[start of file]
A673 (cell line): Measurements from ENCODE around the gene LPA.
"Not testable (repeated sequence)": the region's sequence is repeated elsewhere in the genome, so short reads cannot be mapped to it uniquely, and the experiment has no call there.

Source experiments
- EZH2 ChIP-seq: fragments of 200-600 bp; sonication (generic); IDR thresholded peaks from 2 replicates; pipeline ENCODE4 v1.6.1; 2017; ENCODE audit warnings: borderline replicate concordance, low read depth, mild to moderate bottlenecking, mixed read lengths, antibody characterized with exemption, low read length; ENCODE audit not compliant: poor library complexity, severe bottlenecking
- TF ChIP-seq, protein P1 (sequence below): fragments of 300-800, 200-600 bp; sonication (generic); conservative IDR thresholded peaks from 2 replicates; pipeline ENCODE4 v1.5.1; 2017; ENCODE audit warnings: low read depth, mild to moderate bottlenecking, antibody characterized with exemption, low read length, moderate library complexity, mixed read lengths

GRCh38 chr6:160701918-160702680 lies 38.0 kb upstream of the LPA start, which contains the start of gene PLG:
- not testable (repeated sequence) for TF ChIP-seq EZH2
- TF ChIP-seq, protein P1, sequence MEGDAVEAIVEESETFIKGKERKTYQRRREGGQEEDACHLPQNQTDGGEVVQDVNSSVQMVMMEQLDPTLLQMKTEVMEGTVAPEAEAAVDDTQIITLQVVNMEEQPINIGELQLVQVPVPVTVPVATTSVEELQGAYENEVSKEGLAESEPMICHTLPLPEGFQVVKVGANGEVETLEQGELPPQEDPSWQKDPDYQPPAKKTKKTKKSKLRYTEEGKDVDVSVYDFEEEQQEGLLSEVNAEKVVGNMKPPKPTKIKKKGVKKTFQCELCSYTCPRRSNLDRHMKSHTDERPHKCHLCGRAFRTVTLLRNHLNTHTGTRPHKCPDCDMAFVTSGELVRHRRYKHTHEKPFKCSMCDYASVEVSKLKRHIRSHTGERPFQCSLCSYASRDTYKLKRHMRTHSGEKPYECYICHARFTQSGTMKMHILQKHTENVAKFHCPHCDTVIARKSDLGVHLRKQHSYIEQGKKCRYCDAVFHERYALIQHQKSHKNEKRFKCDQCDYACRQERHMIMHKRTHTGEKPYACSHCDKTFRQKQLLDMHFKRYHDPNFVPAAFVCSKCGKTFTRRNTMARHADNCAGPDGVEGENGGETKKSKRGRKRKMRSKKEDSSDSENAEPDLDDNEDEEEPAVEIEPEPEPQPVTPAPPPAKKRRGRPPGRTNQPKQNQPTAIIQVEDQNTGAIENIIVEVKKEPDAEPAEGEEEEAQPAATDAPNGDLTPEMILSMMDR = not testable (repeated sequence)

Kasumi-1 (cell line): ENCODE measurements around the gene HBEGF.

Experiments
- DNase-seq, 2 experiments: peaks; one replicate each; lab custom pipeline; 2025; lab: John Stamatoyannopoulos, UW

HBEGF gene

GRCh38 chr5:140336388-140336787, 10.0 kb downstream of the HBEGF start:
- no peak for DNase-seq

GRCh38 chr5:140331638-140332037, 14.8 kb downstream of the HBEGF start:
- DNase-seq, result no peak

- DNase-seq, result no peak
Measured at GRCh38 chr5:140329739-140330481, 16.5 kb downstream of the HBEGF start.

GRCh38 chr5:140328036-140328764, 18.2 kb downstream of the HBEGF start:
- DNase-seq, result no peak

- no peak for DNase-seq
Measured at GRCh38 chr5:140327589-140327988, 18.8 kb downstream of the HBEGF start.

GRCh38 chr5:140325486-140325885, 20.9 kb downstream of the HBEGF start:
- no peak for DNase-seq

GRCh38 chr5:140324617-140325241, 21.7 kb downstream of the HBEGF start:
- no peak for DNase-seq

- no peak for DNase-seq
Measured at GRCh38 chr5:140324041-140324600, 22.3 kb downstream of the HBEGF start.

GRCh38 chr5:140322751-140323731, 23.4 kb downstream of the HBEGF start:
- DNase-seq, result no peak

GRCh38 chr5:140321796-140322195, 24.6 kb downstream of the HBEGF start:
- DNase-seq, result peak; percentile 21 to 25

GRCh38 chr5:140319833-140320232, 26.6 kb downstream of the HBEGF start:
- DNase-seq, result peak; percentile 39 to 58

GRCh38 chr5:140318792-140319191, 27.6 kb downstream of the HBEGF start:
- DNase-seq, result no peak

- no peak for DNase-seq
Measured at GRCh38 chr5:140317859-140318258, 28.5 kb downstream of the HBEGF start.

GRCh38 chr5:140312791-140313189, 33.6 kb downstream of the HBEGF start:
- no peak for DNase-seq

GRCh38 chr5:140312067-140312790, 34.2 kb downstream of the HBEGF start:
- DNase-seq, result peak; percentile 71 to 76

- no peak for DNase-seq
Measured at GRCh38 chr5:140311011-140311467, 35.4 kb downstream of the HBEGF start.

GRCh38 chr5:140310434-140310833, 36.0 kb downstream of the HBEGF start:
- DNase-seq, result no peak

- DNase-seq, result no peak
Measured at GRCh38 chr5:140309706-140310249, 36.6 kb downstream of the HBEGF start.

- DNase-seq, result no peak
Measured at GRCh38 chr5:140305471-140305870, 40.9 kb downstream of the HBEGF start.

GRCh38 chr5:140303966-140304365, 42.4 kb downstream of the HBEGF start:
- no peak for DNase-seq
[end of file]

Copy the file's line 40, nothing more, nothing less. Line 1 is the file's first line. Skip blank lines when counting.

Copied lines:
- no peak for DNase-seq